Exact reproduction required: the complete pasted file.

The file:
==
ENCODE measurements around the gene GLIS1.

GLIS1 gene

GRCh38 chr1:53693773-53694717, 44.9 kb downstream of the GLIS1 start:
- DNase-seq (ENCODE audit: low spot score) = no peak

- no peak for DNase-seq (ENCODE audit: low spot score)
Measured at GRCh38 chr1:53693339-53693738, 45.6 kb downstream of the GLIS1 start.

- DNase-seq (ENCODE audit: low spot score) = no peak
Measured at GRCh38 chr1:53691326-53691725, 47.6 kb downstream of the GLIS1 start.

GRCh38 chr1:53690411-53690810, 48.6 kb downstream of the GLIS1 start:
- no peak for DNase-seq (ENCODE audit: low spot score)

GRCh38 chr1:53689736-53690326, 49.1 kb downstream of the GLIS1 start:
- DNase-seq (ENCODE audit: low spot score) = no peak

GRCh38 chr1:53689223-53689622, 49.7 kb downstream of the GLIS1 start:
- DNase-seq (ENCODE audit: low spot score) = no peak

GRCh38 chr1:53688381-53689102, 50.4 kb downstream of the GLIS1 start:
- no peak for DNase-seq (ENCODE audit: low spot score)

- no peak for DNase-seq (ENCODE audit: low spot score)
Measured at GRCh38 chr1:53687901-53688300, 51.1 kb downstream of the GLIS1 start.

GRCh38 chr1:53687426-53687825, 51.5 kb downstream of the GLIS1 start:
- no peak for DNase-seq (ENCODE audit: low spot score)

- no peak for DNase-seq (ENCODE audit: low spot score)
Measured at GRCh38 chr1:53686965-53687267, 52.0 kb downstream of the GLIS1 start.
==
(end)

ENCODE measurements around the gene GLIS1.

GLIS1 gene

GRCh38 chr1:53693773-53694717, 44.9 kb downstream of the GLIS1 start:
- DNase-seq (ENCODE audit: low spot score) = no peak

- no peak for DNase-seq (ENCODE audit: low spot score)
Measured at GRCh38 chr1:53693339-53693738, 45.6 kb downstream of the GLIS1 start.

- DNase-seq (ENCODE audit: low spot score) = no peak
Measured at GRCh38 chr1:53691326-53691725, 47.6 kb downstream of the GLIS1 start.

GRCh38 chr1:53690411-53690810, 48.6 kb downstream of the GLIS1 start:
- no peak for DNase-seq (ENCODE audit: low spot score)

GRCh38 chr1:53689736-53690326, 49.1 kb downstream of the GLIS1 start:
- DNase-seq (ENCODE audit: low spot score) = no peak

GRCh38 chr1:53689223-53689622, 49.7 kb downstream of the GLIS1 start:
- DNase-seq (ENCODE audit: low spot score) = no peak

GRCh38 chr1:53688381-53689102, 50.4 kb downstream of the GLIS1 start:
- no peak for DNase-seq (ENCODE audit: low spot score)

- no peak for DNase-seq (ENCODE audit: low spot score)
Measured at GRCh38 chr1:53687901-53688300, 51.1 kb downstream of the GLIS1 start.

GRCh38 chr1:53687426-53687825, 51.5 kb downstream of the GLIS1 start:
- no peak for DNase-seq (ENCODE audit: low spot score)

- no peak for DNase-seq (ENCODE audit: low spot score)
Measured at GRCh38 chr1:53686965-53687267, 52.0 kb downstream of the GLIS1 start.